In Moral Boundaries Joan C. Tronto provides one of the most original responses to the controversial questions surrounding women and caring. Tronto demonstrates that feminist thinkers have failed to realise the political context which has shaped their debates about care. It is her belief that care cannot be a useful moral and political concept until its traditional and ideological associations as a "women's morality" are challenged.

Moral Boundaries contests the association of care with women as empirically and historically inaccurate, as well as politically unwise. In our society, members of unprivileged groups such as the working classes and people of color also do disproportionate amounts of caring. Tronto presents care as one of the central activites of human life and illustrates the ways in which society degrades the importance of caring in order to maintain the power of those who are privileged.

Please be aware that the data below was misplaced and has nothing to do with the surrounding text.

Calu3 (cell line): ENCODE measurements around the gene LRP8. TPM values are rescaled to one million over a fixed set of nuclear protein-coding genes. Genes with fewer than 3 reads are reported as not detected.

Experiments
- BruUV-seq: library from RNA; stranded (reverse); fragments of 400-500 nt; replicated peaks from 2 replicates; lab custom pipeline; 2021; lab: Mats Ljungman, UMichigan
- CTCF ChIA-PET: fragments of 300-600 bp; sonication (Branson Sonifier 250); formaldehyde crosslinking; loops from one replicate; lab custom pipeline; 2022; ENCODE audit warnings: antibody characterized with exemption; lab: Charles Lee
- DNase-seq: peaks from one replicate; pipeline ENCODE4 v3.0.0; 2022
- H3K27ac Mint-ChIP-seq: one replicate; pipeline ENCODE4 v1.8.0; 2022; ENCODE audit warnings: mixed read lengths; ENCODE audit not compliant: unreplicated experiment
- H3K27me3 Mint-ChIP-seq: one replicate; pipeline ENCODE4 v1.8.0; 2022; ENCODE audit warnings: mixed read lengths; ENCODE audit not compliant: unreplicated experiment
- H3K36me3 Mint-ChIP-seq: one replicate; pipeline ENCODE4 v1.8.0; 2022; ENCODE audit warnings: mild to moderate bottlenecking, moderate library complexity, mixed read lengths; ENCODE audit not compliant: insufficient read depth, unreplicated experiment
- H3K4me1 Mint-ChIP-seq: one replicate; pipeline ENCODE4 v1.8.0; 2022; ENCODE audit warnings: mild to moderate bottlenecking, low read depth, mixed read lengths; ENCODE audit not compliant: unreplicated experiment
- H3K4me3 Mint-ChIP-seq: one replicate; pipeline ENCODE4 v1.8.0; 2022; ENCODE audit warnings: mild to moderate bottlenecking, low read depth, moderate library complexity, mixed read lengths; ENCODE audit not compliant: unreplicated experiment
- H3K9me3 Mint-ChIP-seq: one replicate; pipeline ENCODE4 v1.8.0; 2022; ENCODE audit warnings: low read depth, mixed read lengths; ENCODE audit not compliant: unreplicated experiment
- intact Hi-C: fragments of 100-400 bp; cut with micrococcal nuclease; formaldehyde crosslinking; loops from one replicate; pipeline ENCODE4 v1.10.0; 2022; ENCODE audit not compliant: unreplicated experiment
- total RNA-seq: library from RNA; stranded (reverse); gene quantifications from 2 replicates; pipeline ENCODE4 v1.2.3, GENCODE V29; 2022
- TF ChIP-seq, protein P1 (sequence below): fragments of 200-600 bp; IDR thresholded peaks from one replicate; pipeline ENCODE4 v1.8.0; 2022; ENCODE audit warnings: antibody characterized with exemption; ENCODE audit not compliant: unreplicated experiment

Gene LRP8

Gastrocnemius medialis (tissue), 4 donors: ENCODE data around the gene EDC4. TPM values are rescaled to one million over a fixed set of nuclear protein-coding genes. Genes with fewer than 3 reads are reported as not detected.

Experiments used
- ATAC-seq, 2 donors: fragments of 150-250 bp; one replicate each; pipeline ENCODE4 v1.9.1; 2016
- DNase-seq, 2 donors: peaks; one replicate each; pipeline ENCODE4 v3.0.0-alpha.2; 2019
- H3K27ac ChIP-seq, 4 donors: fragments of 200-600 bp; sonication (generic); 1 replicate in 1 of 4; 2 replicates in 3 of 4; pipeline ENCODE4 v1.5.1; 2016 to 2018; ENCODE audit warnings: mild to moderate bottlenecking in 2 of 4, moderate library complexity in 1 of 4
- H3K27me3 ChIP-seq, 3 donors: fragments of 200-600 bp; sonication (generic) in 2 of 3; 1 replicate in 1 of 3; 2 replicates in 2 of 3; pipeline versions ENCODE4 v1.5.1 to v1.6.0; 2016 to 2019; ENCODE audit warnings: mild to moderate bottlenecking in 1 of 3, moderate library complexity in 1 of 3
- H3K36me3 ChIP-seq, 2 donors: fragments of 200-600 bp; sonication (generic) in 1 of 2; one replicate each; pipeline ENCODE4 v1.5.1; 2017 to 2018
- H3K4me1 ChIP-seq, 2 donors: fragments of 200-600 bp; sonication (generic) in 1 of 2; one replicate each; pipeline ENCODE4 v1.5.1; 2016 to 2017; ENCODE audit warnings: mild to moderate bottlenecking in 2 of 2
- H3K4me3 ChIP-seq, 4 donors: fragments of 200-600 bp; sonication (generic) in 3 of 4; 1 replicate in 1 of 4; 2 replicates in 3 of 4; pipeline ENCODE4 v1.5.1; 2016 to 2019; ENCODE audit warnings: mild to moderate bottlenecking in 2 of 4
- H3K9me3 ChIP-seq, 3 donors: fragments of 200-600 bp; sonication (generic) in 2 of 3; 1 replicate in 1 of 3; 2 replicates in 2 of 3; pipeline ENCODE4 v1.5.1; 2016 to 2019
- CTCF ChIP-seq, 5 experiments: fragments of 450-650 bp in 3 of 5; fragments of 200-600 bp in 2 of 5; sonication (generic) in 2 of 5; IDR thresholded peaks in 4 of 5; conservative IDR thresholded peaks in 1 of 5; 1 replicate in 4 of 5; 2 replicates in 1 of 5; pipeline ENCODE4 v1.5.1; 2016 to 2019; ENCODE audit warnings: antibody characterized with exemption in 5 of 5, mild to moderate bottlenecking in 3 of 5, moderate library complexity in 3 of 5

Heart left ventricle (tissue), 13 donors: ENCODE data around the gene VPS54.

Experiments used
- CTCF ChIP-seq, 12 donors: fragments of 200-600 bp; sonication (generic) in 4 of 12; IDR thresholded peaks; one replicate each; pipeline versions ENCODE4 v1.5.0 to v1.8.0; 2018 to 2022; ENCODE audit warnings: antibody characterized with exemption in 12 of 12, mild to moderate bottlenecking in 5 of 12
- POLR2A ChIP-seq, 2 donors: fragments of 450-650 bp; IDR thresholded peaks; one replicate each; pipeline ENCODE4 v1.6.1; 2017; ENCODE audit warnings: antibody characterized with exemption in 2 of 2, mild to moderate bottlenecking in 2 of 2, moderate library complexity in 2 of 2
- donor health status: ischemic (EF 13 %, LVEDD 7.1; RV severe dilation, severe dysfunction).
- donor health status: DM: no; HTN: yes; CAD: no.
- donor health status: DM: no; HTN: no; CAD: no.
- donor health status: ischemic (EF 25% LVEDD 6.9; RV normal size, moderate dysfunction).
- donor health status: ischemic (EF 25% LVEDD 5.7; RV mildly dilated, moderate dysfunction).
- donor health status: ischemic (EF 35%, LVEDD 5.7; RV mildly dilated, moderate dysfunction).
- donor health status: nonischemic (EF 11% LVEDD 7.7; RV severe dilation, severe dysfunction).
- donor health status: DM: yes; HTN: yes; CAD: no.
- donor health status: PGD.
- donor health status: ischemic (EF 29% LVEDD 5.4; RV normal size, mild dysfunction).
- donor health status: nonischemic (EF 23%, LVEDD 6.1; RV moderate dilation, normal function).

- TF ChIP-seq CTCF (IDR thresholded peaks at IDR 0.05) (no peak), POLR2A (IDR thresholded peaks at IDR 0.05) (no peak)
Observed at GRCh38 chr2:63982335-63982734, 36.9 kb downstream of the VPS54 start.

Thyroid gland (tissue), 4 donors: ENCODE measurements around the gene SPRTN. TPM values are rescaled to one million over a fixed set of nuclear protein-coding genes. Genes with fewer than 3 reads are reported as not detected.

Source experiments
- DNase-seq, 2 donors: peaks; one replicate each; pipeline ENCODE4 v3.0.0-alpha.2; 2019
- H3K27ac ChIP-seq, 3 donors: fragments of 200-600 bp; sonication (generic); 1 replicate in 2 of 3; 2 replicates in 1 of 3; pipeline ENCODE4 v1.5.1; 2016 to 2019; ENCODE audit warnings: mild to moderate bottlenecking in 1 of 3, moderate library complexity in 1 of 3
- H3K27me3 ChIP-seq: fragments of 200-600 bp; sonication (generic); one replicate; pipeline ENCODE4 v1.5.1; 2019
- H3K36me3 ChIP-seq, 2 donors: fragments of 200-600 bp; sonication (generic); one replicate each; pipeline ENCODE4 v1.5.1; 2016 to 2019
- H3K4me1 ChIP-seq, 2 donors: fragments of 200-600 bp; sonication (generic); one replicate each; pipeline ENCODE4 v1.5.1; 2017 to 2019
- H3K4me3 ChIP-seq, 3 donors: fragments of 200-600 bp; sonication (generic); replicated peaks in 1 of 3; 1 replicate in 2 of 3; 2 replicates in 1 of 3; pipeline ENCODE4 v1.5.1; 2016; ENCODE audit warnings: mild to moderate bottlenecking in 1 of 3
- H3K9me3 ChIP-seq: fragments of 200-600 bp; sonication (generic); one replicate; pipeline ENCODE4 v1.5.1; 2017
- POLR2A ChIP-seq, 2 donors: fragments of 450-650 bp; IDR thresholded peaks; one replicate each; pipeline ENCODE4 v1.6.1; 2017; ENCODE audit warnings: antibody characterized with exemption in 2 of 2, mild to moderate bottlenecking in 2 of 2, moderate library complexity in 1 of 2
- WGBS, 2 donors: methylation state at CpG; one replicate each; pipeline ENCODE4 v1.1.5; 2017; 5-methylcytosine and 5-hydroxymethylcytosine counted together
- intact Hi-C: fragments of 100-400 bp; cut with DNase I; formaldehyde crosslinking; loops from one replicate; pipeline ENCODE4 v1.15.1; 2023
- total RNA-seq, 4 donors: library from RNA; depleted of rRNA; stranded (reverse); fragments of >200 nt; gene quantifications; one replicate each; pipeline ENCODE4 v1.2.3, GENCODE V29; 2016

part One|21 pages


chapter 1|21 pages

Moral Boundaries and Political Change

How Might an Ethic of Care Become Possible?

part Two|75 pages

Against “Women’s Morality”

chapter 2|35 pages

Universalistic Morality and Moral Sentiments

How Might an Ethic of Care Become Possible?

chapter 3|37 pages

Is Morality Gendered?

Privilege and the Psychology of Moral Development

part Three|82 pages

For An Ethic of Care

chapter 4|24 pages


chapter 5|31 pages

An Ethic of Care

chapter 6|24 pages

Care and Political Theory